Microsoft is planning a mobile future as a cross-platform experience coordinator
Microsoft's Build 2017 conference, was probably the most forward-looking and paradigm-shifting such event to come along in years. The Redmond giant used the venue to introduce a whole new visual identity to replace Metro, called Fluent Design. It also made important steps to unify and refocus its AR and VR efforts under a more unified banner and strategic plan. Additionally, it offered a glimpse into the next Windows 10 Creator's update, coming this Fall.Windows 10 Timeline
But, the thing that really caught our attention on a grander scale is a fresh new Microsoft mindset, probably best encompassed by the "Windows PCs Love All Your Devices" slogan. This one sentence could potentially guide Microsoft's role in the mobile tech future as a whole.
To put it simple, it really sounds like Microsoft has learned from its past mishaps as a proprietary player on the smartphone market. Instead of battling it out with the likes of Android and iOS, the new plan seems to be to position the Windows experience at the center of the future digital lifestyle.
What this means in practice is that Microsoft has decided to fall back on its biggest strength as a long-standing governor of your PC and intermediary in advanced productivity tasks. As such, it only makes sense for said powerful device and the Windows platform to be the central hub of your activities. To quote Microsoft’s own Joe Belfiore:
In society people are using tons of devices and as yet there's not a way to orchestrate what you do across them. It's unorganized … For us what the vision is being human-centered. You're a person that does different activities and you're going to choose different devices from different companies so we're going to make sense of that for you.
But besides lofty ideas, Microsoft also has new feature announcements to back them up. It is introducing new Timeline and Cortana versions that let you resume apps exactly where you left off on other Windows 10 devices. In addition, the online Graph service will start acting like a gateway for developers to achieve the same level of integration in their apps across Android and iOS devices as well.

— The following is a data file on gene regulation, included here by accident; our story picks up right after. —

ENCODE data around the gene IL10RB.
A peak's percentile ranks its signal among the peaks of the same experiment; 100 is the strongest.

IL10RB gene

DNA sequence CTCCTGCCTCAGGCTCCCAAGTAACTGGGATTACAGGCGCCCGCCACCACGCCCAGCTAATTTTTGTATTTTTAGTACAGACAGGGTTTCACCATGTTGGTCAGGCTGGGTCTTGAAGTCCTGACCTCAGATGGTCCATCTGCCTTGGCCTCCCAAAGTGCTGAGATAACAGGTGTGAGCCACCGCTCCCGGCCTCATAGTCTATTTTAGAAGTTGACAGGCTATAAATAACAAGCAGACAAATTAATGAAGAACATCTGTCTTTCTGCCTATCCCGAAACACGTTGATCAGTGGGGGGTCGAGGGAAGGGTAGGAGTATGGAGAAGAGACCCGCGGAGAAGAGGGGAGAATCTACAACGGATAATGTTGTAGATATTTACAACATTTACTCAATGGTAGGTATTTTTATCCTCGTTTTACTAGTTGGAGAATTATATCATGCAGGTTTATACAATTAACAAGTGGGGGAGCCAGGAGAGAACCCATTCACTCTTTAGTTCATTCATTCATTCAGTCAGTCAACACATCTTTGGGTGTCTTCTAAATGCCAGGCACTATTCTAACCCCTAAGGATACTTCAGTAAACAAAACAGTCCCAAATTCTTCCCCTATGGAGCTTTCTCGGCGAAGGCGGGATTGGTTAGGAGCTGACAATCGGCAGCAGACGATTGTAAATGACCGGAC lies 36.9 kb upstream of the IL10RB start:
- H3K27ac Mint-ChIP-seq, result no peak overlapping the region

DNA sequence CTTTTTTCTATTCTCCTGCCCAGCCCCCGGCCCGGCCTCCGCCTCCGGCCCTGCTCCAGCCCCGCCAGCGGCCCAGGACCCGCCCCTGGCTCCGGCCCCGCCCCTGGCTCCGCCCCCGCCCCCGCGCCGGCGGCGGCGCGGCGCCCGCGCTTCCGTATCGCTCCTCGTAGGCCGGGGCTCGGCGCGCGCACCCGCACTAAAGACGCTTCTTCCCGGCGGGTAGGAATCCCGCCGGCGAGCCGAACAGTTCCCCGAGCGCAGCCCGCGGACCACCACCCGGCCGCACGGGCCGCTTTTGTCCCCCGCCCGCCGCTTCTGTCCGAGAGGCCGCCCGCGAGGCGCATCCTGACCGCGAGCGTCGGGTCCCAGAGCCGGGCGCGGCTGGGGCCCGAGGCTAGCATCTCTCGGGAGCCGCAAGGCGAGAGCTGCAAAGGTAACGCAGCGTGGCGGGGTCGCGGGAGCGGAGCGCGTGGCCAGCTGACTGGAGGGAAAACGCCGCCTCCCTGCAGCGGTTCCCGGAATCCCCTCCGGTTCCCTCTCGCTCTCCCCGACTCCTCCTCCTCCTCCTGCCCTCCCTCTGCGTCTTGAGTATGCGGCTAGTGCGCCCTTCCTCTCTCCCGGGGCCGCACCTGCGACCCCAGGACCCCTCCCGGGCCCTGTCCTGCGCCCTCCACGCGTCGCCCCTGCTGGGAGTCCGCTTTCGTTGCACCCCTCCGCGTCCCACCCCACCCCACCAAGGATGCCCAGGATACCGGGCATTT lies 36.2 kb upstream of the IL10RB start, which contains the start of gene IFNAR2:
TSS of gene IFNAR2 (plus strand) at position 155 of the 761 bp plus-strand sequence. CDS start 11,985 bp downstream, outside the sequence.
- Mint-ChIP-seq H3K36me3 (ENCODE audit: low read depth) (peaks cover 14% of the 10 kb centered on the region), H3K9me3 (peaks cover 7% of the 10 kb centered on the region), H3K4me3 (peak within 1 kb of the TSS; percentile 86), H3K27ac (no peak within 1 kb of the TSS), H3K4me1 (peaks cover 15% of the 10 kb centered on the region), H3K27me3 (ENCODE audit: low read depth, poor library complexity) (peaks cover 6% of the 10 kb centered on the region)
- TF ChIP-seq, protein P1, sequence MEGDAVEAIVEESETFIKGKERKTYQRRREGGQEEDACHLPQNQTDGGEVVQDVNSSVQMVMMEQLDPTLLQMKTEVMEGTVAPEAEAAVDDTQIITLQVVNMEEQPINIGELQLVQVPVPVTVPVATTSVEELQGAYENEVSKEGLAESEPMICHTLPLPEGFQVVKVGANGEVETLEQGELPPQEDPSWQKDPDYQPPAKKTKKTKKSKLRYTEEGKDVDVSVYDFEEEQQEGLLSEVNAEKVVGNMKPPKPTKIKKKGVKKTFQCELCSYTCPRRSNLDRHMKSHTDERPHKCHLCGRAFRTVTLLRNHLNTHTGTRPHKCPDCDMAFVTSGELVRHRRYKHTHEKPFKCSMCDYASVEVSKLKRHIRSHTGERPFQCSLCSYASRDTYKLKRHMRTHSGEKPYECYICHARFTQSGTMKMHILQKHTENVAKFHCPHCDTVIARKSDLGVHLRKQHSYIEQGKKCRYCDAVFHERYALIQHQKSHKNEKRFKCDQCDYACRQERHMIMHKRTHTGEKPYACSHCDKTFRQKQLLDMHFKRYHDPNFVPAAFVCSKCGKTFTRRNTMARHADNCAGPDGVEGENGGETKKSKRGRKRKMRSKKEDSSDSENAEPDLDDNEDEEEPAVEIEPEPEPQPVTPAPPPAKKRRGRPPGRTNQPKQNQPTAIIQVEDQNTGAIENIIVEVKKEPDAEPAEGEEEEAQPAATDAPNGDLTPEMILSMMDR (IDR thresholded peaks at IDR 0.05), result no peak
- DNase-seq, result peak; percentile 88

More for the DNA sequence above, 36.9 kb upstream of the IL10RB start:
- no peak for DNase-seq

Another interesting part of this seamless integration is a new connected clipboard feature. It will allows Windows 10 users to copy content on the PC and then paste in on their smartphone. Microsoft is making this possible through its recent SwiftKey acquisition. So, be on the lookout for an update for the popular mobile keyboard with the feature soon.
Still, all this doesn't necessarily mean Microsoft is throwing its gloves in on the mobile front altogether. On the contrary. Build 2017 also featured a demo of an early Windows 10 build for ARM chipsets, seamlessly running x86 Win32 applications. Microsoft also promised there is no trickery involved - no virtual machines, no UWP recompiling and repackaging. Just a powerful compatibility layer, translating instructions real-time and even caching some of them for improved performance over time.
Naturally, the product implications of this project could be tremendous. If Redmond plays its cards right, the next wave of affordable, battery-efficient, lightweight and passively cooled ARM-based devices, like tablets and even phones could actually be running a full-featured desktop Windows OS.
It's an exciting thought, to say the least.
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